WEV founder, current CEO look back on 30 years of helping entrepreneurs
30 years ago, Women’s Economic Ventures launched its first program.
When Marsha Bailey founded it, the organization was a purely lending program, and entrepreneurs could get up to $1,500 if they formed a borrowing group to hold themselves accountable.
“We found in pretty short order that $1,500 wasn’t a lot of money,” Bailey said.
WEV quickly expanded to fill the need it saw in its community. Since 1991, it has provided business training and consulting to nearly 19,000 people in Santa Barbara and Ventura counties. It has made more than $6.4 million in business loans and helped more than 5,000 businesses start or expand. Those businesses have generated about $770 million in annual sales and created nearly 12,000 jobs in the region.
When the organization started, George H.W. Bush was in office, and entrepreneurship wasn’t yet a buzzword. People were becoming more mobile, but at the same time, Bailey said, job security became weaker and more jobs were moved overseas. The economy was in recession and people were losing their jobs, often just before they would have been able to access their pensions.
A lot of women wanted training to help them start businesses, and so WEV started a six-week training program on how to form a business plan. It was called self-employment training, and one of the earliest meetings was in a room in the downtown Santa Barbara Library.
The meeting was so well-attended that Bailey heard the voices of people in the room from the staircase as she walked down to the meeting.
“There was this really good turnout and it just continued to grow,” Bailey said.
That six-week program was lengthened as the organization found there was too much to cover in the time they had, and eventually became what is now WEV’s 14-week training program.
Much of the group’s resources went to helping women develop key business skills. Many of the women starting businesses were around 40, and they came from backgrounds where they didn’t have professional experience. Some were trying to figure out a new direction after getting a divorce, and others were trying to find a way to lift their households out of bad situations.
“A lot of those women weren’t re-entering the workforce,” Bailey said. “They were entering the workforce. They hadn’t had a job outside the house.”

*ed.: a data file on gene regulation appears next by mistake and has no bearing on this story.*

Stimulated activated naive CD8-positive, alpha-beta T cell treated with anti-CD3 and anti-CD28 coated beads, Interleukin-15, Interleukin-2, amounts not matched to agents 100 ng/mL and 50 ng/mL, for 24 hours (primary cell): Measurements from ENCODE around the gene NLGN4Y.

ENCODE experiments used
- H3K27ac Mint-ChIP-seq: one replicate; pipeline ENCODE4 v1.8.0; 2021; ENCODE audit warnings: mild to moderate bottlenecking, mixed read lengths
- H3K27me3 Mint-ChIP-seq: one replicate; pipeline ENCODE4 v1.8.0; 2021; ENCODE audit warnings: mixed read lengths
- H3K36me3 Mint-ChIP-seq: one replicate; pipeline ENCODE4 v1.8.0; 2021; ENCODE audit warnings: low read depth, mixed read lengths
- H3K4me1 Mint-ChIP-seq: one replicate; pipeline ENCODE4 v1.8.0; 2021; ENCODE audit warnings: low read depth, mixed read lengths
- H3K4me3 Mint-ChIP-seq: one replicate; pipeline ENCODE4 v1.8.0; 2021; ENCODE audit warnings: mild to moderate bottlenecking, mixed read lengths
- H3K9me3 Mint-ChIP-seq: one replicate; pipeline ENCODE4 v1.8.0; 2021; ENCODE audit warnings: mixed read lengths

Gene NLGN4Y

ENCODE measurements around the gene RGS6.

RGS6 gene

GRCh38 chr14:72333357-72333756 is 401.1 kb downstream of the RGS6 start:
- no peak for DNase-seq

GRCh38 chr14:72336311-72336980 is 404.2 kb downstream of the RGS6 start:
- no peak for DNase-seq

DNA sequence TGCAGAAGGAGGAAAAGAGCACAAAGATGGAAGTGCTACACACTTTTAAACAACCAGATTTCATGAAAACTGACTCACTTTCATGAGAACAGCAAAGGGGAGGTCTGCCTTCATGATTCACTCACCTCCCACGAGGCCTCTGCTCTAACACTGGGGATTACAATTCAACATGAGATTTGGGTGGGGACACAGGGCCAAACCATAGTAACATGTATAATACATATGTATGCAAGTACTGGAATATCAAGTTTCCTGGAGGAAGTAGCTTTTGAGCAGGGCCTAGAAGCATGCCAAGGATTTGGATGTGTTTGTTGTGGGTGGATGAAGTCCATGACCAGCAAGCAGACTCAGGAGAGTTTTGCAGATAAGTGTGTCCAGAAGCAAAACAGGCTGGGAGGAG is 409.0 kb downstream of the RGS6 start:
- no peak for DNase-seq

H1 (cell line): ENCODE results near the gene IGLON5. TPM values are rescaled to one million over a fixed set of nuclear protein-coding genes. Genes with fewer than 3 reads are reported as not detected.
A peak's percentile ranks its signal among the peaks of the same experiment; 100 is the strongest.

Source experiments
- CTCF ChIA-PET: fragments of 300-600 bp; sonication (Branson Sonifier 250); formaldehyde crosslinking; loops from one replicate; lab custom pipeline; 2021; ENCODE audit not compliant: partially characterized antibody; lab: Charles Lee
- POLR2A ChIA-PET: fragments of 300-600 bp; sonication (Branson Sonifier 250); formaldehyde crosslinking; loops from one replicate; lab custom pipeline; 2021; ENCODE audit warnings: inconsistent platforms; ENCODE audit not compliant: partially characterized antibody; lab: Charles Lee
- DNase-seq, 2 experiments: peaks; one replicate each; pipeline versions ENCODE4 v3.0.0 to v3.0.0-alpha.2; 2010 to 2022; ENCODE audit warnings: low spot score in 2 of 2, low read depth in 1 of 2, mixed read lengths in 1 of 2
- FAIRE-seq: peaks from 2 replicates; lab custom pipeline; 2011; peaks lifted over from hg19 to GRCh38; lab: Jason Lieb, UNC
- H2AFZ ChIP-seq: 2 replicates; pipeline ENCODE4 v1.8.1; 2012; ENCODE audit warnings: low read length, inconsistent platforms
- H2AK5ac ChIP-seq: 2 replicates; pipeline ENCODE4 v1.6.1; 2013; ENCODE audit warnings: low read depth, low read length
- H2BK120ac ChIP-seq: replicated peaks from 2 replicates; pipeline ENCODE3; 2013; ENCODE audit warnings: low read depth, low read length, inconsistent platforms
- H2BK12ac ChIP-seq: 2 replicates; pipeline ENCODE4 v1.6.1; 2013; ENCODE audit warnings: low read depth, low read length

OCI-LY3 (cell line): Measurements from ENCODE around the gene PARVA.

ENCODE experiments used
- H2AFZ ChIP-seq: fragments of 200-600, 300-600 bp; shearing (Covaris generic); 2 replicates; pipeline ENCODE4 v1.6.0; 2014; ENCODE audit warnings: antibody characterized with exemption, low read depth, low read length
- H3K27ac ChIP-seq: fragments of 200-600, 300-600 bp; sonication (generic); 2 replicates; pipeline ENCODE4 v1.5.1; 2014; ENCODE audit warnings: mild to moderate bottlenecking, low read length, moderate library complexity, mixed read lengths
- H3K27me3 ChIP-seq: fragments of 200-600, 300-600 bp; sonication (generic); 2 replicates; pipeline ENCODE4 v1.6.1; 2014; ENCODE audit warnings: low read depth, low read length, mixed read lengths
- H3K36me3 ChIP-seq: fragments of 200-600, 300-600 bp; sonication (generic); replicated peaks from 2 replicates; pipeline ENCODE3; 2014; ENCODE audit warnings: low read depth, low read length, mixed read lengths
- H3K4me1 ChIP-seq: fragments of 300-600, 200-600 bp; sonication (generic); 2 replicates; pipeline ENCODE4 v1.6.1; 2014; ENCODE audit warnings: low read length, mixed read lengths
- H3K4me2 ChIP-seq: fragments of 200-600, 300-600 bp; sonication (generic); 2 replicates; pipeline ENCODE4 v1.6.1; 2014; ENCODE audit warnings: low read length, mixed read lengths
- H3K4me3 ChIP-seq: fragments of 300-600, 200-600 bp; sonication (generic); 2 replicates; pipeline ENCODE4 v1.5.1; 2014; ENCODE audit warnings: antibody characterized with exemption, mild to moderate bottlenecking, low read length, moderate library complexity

In the 30 years since the organization started, the culture has changed. Women are starting businesses at the fastest rate ever, outpacing men, said WEV’s current CEO, Kathy Odell. Most of that is because of women of color, who are creating almost 90% of new women-owned businesses.
To keep up with the demand, WEV has adapted to become a more educational organization. Business training courses include financial management, communication, planning and general day-to-day management.
“It’s no longer just about starting a business,” Odell said. “It’s about being a woman in business.”
The organization has also expanded to be a more comprehensive business advisory source, giving clients advice on topics like how to handle e-commerce websites.
“Most colleges aren’t going to teach people how to run businesses that clear between $250,000 and $500,000, unless it’s through finance,” Odell said. “That’s where we come in.”
The organization is also working to increase Latina entrepreneurship in the area. WEV is offering its materials in English and Spanish, and it added more bilingual staff, as well as high-level bilingual managers.
WEV is expecting a new wave of businesses after the pandemic ends. Odell said that the pandemic has forced a lot of people to reconsider how and where they work, as well as how they can meet their family’s needs. As schools and daycares closed, many women had to juggle working from home while supervising their children’s education.
“Women are driving our economy,” Odell said, “but we still have some unique challenges.”